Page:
Credit: John Hennessy via Wiki under CC Licence 2.0

Climate Bill is a mechanism to regulate all aspects of life and make it more expensive 

After working away diligently to establish a smothering regulatory framework that would stifle innovation, the Irish government have finally arrived with a fully fledged but elegantly simple solution, the Climate Action Bill.

Reading through the government’s press release, its evident the Bill is intended as an all-pervading regulatory burden on all aspects of life. The watermelons of the loony green fringe have managed a sizeable coup.

Taoiseach, Mícheál Martin, could hardly contain his excitement at the prospect of being a “world leader” in Climate Action.

“The Bill we are publishing today affirms our ambition to be a global leader in this field. As we begin our journey towards net zero emissions, the government is committed to tackling the challenges, and embracing the opportunities, this transition can bring our economy, our society and our country.”

Everything in the Irish economy (which means your life, not just how businesses are run),  is to be subjected to a new layer of bureaucracy according to this bill which will put a whole series of new blocks and objections and burdens in the way of productivity.

This is all to be done whilst we suffer an energy and materials crisis, because these people have also committed to cease extracting petroleum and gas from Irish territories.  The watermelon greens (green on the outside red on the inside) may get their wish for a centrally controlled economy, and we will get closer to breadlines and material shortages.

Last week we had news of building materials manufacturers closing their order books because of shortages of raw materials. That is just a taste of things to come, because Wavin can’t make pipes and Kingspan can’t make insulation without petroleum products.

I don’t think any of this occurred to the clueless Brid Smyth or Jack Chambers who before the last election were falling over themselves to denounce fossil fuel extraction. “Leave it in the ground” they said, possibly thinking that plastic and rubber falls from heaven.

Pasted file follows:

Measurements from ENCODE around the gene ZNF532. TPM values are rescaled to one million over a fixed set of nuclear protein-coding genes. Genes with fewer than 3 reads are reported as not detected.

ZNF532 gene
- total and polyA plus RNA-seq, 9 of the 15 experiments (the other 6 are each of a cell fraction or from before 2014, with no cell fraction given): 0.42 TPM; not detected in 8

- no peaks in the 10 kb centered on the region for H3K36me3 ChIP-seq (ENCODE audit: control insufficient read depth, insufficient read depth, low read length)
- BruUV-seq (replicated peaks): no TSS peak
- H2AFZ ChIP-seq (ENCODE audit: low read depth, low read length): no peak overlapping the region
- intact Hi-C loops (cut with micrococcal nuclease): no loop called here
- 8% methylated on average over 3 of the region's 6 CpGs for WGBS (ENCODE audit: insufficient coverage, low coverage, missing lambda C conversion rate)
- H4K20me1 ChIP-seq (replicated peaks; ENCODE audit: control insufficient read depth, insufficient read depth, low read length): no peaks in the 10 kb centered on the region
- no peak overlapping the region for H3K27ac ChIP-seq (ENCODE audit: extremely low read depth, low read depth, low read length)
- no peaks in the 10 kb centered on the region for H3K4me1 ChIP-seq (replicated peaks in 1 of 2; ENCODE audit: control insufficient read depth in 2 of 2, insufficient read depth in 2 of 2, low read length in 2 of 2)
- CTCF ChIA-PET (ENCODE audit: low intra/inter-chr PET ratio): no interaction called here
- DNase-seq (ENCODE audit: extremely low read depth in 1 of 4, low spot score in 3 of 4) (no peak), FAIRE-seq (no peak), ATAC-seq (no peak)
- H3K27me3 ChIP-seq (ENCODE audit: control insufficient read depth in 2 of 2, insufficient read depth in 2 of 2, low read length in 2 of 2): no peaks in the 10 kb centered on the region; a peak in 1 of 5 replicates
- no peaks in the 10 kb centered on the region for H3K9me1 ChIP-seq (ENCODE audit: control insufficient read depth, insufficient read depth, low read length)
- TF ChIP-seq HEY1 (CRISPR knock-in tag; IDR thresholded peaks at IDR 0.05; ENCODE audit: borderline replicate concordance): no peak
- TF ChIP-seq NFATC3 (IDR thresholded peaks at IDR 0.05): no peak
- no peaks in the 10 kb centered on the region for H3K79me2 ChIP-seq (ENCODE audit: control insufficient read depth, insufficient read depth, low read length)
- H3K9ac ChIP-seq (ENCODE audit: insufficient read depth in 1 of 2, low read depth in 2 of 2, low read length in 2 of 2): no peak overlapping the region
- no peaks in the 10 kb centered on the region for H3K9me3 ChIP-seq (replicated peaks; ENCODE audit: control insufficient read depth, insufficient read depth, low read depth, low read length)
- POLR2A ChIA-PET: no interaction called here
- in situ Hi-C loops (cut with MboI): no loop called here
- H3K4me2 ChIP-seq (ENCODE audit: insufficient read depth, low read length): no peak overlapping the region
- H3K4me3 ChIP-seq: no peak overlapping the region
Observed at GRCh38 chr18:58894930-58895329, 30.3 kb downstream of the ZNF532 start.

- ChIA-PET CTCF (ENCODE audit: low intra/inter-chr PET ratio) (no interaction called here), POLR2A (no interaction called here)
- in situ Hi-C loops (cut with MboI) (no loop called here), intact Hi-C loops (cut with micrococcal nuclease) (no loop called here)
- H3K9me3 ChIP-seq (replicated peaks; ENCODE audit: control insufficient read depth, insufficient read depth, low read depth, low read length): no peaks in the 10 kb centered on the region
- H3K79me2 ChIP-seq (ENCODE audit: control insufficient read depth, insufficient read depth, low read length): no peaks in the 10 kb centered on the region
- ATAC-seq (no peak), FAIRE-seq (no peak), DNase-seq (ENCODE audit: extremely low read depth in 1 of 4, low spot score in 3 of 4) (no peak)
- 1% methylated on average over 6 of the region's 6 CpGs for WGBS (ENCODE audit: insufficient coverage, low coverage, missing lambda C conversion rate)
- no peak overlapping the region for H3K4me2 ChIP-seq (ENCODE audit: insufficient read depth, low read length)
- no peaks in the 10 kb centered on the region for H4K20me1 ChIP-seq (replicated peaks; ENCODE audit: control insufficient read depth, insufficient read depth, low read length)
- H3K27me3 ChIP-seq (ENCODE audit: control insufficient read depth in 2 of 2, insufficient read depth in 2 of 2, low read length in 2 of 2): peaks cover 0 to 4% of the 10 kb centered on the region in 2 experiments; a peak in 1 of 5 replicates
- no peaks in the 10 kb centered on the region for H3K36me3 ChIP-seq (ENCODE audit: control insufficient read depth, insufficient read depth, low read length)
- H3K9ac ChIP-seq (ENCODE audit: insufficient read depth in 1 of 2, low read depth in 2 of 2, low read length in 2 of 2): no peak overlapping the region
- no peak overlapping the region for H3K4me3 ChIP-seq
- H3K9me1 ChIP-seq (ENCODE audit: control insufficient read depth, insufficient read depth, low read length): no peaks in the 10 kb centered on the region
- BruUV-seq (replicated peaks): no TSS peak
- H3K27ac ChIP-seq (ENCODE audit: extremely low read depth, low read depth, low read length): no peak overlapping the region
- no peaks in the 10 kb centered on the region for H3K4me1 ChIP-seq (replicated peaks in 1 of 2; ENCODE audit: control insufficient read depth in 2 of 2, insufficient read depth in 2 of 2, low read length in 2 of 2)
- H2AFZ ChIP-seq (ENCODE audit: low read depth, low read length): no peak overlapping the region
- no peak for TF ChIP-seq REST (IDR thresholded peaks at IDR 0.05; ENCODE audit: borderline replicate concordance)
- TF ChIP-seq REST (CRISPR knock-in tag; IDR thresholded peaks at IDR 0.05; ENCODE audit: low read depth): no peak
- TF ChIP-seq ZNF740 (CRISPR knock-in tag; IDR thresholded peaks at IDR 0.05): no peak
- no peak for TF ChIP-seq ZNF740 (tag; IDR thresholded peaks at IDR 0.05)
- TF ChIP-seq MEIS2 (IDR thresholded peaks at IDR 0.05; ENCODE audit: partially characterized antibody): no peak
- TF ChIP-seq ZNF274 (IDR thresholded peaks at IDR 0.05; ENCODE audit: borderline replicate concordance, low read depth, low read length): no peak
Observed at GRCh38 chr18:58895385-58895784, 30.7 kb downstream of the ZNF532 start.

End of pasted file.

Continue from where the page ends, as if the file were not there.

We can also expect to see a considerable price increase in energy. Households won’t use less energy, they’ll just pay much more for it. As Germany and California have learned, transitioning to wind and solar power increases the price of electricity by up to 50% whilst making it less reliable. Renewables have proven be a failure, but the watermelon lobby still seem to think they are a miracle.

Of course, windmills and solar panels will make you feel good if you can afford to pay that extra 50% for electricity, and green virtue signalling is increasingly a class issue. PBP and the other leftist loonies pretend that they have some silver bullet to make the rich pay for this, through the addition of another bureaucratic layer to address “equity” – their favourite excuse to increase the centrally planned state.

Of course, energy inflation also translates into price increases across the board, as transport depends on fuel, and one of the main cost inputs in manufacturing is the cost of energy. In fact, the biggest single factor in America’s booming pre-covid economy was the lowering of gas prices through the fracking revolution. This also coincidentally led to the US lowering its carbon emissions as gas is a low-carbon fuel.

But there’s more. The Climate Bill intends to monitor every aspect of Irish life adding a layer of compliance bureaucracy to every committee and every business. This will be done on a sector by sector basis by setting “legally binding targets”.

A little like a decree from Stalin’s politburo it reads “Government Ministers will be responsible for achieving the legally-binding targets for their own sectoral area with each Minister accounting for their performance towards sectoral targets and actions before an Oireachtas Committee each year.”

You can just imagine the minister for education being hauled before the central committee to justify each and every ream of paper purchased in each and every school based on its carbon footprint.

It may be expected that agriculture will receive the greatest scrutiny as the green lobby worry about farting cows and things like fertilizer. The beef herd will have to be culled, but beef will probably remain on the shelves – but imported into Ireland from far-flung regions using vast quantities of transport fuel. This will allow the nimbys to congratulate themselves for having such a sustainable ecology even as family farms are devastated in Ireland while places like Brazil rack up the meathane levels.

This will also provide a handy lever to be used against the Brazillians in trade deals. You won’t make money from it, but don’t worry, someone will.

“Local authorities will have to prepare their own climate action plan and will be obliged to perform their functions in a manner consistent with national climate plans and strategies, and furthering the achievement of the national climate objective” the climate action plan states.

It “embeds the process of carbon budgeting into law. Government are required to adopt a series of economy-wide five-year carbon budgets”.

Five year economic plans! Where have we heard that talk before? Watch this space.


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